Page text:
The Inequality Conundrum Pathways Ahead for India is the third publication from Nishant Malhotra, founder of The middle Road platform. Income inequalities are the mother of all enablers of social distress, unhappiness and social inequality. A metaphor Inequality here symbolizes income and social disparities to a diverse set of mindset governing people globally. This report shares a holistic perspective on factors governing income, social and mindset inequalities in India. I take a look at the high-income disparities in India, the low taxation percentage to GDP ratio and the potential risks highlighted by Moody’s in its recent downgrade of Indian sovereign rating to the lowest investment grade. The piece is a deep dive into few underlying reasons for social and economic inequality in India, introduces the concept of Gini Coefficient, production function, non-deliverable forward market, zero-coupon bonds and much more. Learn about a few Environmental, Social and Governance considerations impacting Indian socioeconomic ecosystem, policies enacted by the government including Make in India & its impact in India and recommendations going forward.
The Credit Suisse 2019 World Report is an eyeopener for understanding income inequalities around the world. The global income inequality has come down in the last two decades with the Gini Coefficient coming down. But the trend in the top 1 per cent of the global wealthy individuals started reversing after the financial crisis, especially in America. Today, the top 1 per cent of the population hold about 44 per cent of the worldwide wealth of the world. In a disturbing trend, the lower half of the population own less than 1 per cent of the global wealth while the wealthiest 10 per cent own 82 percent of all wealth. However, the top 1 per cent owned 46.9 per cent of global net assets in 2000, giving clear evidence that globalization has reduced inequality to a certain extent. 1
Note: left axis: % share of national wealth; right Gini Coefficient
The trend in India is worrisome. Based on Credit Suisse 2019 World Report team assessment, India has one of the highest income inequalities in the world with Gini Coefficient at 0.83. The top 10 per cent of Indian population hold 77 per cent of the total national wealth based on a report published by Oxfam International. The disturbing analysis of Oxfam report is the tenfold increase in the number of billionaires in India over a decade with their combined wealth higher than the entire union budget of India for year 2018-19 which stands at INR 24422B / ~$3226B. 2 One of the key reasons for the income inequality is lack of progressive taxation for taxing higher marginal tax rates for individuals with net assets above $IM or ultra-high net worth individuals with assets above $100M. Tax revenues as percent of GDP is one of the lowest in the world. With about 90 per cent of the Indian population in unorganized sector and a 34 per cent urbanization rate based on the World Bank’s data for 2018, India has a huge challenge in addressing both socio-economic inequalities within the country.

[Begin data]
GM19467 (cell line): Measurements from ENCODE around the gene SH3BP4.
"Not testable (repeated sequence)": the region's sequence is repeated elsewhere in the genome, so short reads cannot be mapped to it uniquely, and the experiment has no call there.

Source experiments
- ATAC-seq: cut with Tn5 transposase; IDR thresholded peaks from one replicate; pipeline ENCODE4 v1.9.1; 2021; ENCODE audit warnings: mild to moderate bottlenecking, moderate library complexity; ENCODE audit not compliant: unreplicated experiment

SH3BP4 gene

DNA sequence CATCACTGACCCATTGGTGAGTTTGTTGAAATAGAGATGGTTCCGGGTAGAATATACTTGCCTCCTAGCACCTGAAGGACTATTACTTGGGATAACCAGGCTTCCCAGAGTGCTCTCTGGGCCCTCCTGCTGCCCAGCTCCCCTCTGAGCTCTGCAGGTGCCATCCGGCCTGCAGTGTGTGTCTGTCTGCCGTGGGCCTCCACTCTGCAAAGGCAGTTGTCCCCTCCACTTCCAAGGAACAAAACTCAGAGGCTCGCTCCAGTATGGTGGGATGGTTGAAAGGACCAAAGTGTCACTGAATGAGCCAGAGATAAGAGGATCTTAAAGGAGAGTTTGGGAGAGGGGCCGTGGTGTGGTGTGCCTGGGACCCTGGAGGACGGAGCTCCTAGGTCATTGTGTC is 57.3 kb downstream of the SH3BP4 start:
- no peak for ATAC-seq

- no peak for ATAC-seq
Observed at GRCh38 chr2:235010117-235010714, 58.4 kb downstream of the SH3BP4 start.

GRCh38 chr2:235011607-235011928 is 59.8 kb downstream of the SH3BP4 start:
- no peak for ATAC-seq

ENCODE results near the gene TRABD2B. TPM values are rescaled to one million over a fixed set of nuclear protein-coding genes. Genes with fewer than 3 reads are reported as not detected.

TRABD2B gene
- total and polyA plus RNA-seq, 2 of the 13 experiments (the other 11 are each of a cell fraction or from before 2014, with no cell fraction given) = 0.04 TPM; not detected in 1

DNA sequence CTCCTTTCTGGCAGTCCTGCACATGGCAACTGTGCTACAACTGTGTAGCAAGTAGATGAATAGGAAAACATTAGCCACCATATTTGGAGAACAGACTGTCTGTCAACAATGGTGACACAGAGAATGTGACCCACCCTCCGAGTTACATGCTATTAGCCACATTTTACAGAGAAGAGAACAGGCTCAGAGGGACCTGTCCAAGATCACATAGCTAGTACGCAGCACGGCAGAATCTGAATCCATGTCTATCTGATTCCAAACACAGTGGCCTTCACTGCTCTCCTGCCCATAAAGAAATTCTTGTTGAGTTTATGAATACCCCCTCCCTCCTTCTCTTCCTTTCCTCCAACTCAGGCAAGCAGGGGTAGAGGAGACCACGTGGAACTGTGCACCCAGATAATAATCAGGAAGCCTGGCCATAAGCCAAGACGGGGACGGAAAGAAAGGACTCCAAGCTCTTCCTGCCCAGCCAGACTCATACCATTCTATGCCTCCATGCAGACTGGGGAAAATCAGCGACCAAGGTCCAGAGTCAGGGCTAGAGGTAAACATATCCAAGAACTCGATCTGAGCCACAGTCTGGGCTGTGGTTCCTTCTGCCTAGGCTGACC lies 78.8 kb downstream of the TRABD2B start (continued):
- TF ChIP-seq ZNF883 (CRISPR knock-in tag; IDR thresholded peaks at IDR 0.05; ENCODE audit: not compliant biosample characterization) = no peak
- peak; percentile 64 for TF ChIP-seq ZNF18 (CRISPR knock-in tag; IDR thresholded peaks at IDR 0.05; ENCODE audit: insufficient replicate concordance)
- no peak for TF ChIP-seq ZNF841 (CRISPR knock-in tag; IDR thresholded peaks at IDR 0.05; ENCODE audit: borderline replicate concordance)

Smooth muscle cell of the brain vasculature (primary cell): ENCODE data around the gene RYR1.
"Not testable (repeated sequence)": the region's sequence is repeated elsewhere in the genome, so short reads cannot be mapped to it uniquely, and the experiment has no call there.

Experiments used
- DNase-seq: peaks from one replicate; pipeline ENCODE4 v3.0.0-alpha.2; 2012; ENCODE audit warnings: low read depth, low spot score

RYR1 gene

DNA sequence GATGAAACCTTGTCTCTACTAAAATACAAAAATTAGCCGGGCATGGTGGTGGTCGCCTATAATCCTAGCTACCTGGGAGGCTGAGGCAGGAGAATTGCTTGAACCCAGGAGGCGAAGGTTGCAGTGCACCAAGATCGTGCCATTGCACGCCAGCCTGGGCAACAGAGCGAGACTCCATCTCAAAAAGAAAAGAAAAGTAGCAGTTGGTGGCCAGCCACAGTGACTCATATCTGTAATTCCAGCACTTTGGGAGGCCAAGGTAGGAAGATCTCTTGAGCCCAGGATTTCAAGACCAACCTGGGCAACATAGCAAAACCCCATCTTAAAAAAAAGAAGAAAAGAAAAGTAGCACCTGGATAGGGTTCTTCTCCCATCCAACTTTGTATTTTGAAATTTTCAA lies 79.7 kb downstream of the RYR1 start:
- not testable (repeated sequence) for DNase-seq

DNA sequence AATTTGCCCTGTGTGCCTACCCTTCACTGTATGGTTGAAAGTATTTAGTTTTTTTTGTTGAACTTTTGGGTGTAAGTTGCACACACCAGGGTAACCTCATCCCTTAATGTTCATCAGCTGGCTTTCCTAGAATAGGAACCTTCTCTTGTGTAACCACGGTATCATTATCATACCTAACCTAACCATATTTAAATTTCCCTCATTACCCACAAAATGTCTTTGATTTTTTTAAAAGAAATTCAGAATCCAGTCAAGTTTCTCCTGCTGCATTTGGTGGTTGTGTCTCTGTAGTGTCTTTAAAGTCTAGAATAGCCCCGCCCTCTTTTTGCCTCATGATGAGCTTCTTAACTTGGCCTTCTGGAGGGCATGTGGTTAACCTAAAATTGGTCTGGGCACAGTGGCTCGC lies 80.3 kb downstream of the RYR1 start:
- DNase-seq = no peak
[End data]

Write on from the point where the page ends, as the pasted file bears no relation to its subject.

Recent Moody’s downgrade of India’s sovereign risk to Baa3, the lowest investment grade on the back of negative outlook exemplified by the pandemic is a worry. According to Moody’s report, the economic reforms have been stalling for some time under the present Indian government with debt at 72 per cent of the GDP, which is already 30 per cent points higher than the Baa average. Financial instability due to widespread non-performing assets among the non-banking financial companies, risk of joblessness due to 8 to 12 million labor force joining very year until 2030, and rising environmental issues are some of the key concerns cited by the rating agency. The downgrade is likely to affect FDI flows over short term but India should be able to tide through the troubled waters. The publication looks at FDI sector in India with a focus on the smartphone industry.
Agriculture still accounts for 43.21 per cent of employees although its share in the GDP is only 15 per cent. About 87 per cent of the farmers are marginalized with land holding less than 1.2 hectares. This impedes their access to the latest technology available in the world as well as limiting the support from the government. Lacking economies of scale, India farmers are less productive and open to exploitation. Services which accounts ~50 per cent share in the economy employees only 20 per cent of the employees, lower compared to rapidly advancing economies including China. The matter is further exasperated with inability to increase the size of the manufacturing sector as a percent of GDP which remains at ~15 per cent missing the 25 percent target set under Make in India mission. In spite of passing Insolvency and Bankruptcy Code, 2016, India lags behind OECD countries and China in resolving insolvency cases.
The publication includes update tutorials to build up the analysis.
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